Now, here’s a thought …
This week we have seen a popular campaign of ordinary people overturn a government, using social media tools and mobile phones as the main weapons in their armoury. No, I’m not talking about Egypt I’m thinking about the campaign that led Cameron to suspend and review his ideas of selling off our forests and woodland. This campaign ignited around Facebook and Twitter and is a real reminder not all of those using these services are young! People from the right, left and centre of politics — not to mention those of no politics at all — were raging. This policy was not in any manifesto. It was not what people had voted for. It was wrong and for once an odd consensus asserted itself in record quick time.
You may not think this is, say, in the same league as the Poll Tax campaigns but I’m not so sure. The growth of Twitter and Facebook across all ages is remarkable and it will effect our politics in all kinds of ways we hadn’t expected. I wonder if Blair’s Iraq plans would have been pegged back if he had launched them today?
But while we might revel in the discomfort of the Tories and the Lib Dems the Labour Party in opposition will not be immune to this kind of influencing and campaigning. New media requires new responses. But also new media will give us new opportunities to develop a new and healthy dimension to debate and policy making within the Party.
I’m sure that no Leader wants to waste too much time early on worrying about Party structures. But do we have the structures to make the most of policy debate and reform?
There have been many Labour campaigns that have focussed on structures. The best of them have been concerned with these because they saw how these impacted on democratic debate. As one young campaigner at Compass residential put it “what is the point of Labour if it is not a democratic party, a really democratic party?” True for some to both the right and the left of the centre the point of structural reform might have been to deny debate, but in the main those campaigning for internal democracy were doing so because we believed it would lead to better policy and more effective governance.
The internal reform debate is still about better policy and better governance but now we also have to consider whether we have the right tools to do our trade. I’m struck by the very different reality inhabited by many of the young people who have joined our Party recently. They have come to politics as a result of a very different kind of communication medium. They have been inspired by the hi-tec campaigning of Obama and saw Ed Milliband’s campaign as an attempt to create a British variation of it. These folks do have energy and enthusiasm but I doubt many of them are really going to get involved in branches, constituencies and ECs. And many of them will want to talk with voters in new ways as well.
Bluntly, our creaking and old fashioned machine might not be up to the job. Consider the current policy review. Apparently the problem is not so much that of getting the ideas in, no the real headache is what do with all of the responses. How do we work with them? How do we debate the merits of different ideas and proposals? Surely we can’t galvanise politics by simply putting out tons of traditional paper?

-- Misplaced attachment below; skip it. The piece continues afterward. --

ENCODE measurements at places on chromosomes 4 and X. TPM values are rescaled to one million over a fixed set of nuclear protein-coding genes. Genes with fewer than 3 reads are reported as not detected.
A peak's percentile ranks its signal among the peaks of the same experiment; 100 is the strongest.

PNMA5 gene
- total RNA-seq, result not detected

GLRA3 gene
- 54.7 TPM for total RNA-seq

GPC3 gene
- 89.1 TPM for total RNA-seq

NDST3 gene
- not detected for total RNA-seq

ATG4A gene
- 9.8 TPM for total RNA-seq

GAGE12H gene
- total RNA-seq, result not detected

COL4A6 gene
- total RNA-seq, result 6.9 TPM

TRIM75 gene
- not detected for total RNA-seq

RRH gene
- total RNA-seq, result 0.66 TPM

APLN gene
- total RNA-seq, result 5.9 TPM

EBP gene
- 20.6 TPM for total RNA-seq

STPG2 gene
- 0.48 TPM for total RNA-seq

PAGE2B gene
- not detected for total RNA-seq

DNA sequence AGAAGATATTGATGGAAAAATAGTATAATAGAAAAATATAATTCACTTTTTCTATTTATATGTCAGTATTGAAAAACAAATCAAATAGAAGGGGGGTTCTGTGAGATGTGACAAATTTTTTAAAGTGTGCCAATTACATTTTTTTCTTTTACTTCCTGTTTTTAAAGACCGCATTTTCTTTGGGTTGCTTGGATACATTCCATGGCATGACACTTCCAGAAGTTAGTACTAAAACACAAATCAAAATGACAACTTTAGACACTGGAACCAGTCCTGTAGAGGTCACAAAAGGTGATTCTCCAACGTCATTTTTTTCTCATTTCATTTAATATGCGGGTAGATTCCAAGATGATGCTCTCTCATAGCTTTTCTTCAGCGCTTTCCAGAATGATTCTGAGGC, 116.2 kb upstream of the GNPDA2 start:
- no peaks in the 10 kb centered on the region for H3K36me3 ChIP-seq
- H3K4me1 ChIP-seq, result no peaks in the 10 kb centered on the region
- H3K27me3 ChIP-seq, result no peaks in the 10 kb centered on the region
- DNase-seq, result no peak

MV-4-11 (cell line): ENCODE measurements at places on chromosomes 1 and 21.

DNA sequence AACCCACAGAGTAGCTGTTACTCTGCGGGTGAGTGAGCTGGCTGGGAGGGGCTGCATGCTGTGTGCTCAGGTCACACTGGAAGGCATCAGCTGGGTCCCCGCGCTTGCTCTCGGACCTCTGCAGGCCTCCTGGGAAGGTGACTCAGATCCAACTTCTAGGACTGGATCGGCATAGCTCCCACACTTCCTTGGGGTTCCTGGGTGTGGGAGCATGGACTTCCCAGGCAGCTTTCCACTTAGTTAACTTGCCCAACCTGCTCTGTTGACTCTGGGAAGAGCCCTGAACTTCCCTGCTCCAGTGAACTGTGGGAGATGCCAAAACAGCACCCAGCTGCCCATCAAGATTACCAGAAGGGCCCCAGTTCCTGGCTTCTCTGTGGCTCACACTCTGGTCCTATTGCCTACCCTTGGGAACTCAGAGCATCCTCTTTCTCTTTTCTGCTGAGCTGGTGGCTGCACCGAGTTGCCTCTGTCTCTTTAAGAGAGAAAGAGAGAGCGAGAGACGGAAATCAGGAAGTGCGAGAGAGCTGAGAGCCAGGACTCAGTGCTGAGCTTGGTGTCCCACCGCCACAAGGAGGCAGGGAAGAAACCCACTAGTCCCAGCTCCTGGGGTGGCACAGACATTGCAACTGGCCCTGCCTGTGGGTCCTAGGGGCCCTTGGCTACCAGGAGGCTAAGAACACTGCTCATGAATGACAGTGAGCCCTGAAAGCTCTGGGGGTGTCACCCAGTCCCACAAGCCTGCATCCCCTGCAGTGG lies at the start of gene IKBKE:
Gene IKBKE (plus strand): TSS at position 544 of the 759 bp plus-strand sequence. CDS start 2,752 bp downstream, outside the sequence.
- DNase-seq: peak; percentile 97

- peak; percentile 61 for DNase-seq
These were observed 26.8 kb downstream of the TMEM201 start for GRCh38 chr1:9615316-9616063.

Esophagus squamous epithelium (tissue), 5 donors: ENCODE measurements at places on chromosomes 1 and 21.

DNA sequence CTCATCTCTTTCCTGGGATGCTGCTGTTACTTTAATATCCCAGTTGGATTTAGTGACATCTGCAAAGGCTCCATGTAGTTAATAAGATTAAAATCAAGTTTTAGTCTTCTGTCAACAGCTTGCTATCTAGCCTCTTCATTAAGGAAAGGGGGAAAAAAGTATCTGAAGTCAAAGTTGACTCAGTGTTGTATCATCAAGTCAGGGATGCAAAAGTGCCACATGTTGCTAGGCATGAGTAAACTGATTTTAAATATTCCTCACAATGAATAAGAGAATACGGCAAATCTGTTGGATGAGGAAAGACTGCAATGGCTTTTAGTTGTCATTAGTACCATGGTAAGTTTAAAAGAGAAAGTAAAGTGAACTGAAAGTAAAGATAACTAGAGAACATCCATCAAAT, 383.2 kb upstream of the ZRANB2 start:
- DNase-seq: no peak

The new technologies and social media tools probably hold the key here. Our discussion and debate needs energy and dynamism, something I don’t often associate with local meetings.
But, where is the focus on the reform or development of the Party Machine. The skill base of the ‘machine’ is based on the old world and doesn’t really address the new?
It is time for the new leadership to begin to lead this discussion, to show that they understand the need to be different and that they are set to update our machine and our structures. We have Byrne reviewing policy and Hain reviewing structure, but hold on there is something weird happening (or not happening).
At the top our Party General Secretary Ray Collins has been sent to the Lords. But he is still General Secretary and apparently thinks that he can do both jobs. How on earth can the GS cope with battles of legislation in the Lords and still have the drive and energy to reform and develop our Party machine?
By all accounts the Trades Unions are furious but by all accounts their preferred candidate is not all that impressive or energetic himself. But hang on, surely the leadership and governance of our Party is not just an issue for the establishment and the Unions?
I have no doubt that the vast number of Party members would agree that it absurd for the GS to try and continue to combine two very different roles. Equally, it is conceivable that they might want a say in who gets the job next, or at least a view of the kind of person that gets the job next.
Our finances are still in a mess and tensions mount both around Westminster and beyond. Ed Milliband is — I believe — right to want to avoid the patronage of the big donors. He is right to think of a new world of community-based activism that is driven by the micro donations of the many rather than the throw away cheques of the few. But it is time for us to start putting in place a structure for a modern age otherwise we are in danger of falling backwards
Ed can start by getting on with a search for a new General Secretary now with an open brief that meets the realities of the new age.